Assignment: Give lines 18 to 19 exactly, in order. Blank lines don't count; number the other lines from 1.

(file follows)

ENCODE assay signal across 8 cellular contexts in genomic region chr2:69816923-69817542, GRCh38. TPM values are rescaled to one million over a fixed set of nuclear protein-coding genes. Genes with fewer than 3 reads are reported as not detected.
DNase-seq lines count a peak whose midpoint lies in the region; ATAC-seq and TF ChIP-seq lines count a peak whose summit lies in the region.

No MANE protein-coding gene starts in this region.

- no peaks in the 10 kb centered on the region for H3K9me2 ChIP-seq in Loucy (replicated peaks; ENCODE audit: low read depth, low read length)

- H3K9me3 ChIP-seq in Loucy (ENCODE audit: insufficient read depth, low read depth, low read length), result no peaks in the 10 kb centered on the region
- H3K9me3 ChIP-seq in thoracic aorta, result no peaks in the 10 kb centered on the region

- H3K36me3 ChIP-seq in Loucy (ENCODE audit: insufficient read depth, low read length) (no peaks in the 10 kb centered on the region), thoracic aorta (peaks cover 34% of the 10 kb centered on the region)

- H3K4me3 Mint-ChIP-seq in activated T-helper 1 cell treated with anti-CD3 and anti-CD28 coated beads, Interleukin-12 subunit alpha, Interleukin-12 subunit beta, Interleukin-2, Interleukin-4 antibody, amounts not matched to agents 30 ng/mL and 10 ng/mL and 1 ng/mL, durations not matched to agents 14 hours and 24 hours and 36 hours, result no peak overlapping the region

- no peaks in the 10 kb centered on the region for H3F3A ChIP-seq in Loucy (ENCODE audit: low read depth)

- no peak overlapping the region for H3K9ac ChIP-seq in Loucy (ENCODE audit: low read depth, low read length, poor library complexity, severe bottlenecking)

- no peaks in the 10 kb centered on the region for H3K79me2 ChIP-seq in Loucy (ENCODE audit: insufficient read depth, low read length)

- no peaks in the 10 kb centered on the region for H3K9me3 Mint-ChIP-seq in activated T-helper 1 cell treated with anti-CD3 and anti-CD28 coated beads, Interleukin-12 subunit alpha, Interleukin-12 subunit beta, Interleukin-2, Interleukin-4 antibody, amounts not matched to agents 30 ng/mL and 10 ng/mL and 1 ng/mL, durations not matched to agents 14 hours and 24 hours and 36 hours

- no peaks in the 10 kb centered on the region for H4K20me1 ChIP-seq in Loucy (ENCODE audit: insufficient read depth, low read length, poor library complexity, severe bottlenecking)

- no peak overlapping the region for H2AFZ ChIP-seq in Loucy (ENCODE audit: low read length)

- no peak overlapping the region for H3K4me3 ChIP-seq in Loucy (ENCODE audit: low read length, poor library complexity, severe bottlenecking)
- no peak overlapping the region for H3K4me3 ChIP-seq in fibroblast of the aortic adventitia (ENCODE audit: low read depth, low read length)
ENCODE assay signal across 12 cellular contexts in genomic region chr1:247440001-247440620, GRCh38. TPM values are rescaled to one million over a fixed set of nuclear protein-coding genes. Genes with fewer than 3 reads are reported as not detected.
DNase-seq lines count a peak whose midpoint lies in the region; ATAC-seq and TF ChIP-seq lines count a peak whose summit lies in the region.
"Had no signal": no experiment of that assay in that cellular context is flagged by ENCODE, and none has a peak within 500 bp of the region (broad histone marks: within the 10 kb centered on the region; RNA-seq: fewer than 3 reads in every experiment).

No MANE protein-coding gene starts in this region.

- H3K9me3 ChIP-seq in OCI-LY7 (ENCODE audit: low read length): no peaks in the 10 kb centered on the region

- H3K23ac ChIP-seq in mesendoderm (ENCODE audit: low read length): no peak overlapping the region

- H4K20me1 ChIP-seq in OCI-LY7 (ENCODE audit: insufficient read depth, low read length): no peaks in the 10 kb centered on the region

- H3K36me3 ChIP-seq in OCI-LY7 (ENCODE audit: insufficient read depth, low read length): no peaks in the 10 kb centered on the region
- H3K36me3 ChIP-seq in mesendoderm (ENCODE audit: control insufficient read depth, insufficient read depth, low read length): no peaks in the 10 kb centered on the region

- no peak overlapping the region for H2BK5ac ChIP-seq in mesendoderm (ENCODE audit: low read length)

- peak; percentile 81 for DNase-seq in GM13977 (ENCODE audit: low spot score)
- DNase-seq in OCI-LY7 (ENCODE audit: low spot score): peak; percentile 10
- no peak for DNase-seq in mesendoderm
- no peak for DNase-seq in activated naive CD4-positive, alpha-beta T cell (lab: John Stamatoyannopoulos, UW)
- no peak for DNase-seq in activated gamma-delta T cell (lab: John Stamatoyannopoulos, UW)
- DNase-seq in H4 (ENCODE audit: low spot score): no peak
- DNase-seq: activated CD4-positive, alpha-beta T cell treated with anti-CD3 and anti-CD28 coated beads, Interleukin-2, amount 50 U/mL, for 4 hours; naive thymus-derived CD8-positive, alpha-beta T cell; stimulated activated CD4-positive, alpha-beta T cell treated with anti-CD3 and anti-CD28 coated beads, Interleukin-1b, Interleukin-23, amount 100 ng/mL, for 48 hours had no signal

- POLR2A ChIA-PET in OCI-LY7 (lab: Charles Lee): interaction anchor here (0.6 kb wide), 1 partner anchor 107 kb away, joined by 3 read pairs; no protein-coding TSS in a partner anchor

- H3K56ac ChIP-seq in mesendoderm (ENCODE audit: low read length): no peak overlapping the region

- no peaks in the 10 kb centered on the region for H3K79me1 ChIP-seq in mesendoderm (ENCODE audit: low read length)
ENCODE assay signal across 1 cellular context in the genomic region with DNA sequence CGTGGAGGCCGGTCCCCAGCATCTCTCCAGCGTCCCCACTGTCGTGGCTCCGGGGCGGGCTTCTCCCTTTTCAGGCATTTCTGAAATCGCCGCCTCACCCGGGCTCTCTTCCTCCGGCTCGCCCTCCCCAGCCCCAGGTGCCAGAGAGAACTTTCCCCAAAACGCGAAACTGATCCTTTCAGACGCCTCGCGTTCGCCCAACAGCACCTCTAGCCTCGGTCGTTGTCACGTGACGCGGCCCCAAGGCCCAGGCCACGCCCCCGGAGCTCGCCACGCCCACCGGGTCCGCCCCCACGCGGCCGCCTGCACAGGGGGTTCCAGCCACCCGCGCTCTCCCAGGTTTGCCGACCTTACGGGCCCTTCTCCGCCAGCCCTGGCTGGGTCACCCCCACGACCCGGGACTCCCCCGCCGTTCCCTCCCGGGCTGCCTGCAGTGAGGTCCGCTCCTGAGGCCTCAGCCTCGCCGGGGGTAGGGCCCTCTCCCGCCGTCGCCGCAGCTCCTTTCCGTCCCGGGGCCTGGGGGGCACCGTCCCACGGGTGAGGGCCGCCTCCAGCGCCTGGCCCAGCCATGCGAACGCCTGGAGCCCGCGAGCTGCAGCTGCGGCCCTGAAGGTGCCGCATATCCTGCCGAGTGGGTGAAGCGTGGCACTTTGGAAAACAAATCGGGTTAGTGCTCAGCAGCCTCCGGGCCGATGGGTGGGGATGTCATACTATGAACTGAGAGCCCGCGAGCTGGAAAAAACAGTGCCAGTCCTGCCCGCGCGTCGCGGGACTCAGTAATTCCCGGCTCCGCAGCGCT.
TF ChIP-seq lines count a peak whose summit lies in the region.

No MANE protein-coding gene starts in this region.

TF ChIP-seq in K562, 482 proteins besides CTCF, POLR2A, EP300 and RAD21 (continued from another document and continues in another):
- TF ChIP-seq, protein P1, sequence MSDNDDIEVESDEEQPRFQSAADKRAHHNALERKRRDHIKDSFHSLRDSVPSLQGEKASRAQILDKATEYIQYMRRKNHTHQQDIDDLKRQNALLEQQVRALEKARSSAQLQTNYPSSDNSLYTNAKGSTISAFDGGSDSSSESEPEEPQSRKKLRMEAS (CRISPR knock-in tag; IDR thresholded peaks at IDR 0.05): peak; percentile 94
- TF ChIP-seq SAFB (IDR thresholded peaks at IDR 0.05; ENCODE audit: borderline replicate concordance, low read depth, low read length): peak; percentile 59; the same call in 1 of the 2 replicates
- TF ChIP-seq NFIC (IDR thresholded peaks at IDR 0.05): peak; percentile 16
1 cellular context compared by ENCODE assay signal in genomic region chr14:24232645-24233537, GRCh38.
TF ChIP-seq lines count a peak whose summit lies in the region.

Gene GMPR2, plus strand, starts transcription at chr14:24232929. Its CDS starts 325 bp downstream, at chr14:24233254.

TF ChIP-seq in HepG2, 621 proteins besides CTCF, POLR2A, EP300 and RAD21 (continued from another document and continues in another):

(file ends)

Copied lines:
DNase-seq lines count a peak whose midpoint lies in the region; ATAC-seq and TF ChIP-seq lines count a peak whose summit lies in the region.
"Had no signal": no experiment of that assay in that cellular context is flagged by ENCODE, and none has a peak within 500 bp of the region (broad histone marks: within the 10 kb centered on the region; RNA-seq: fewer than 3 reads in every experiment).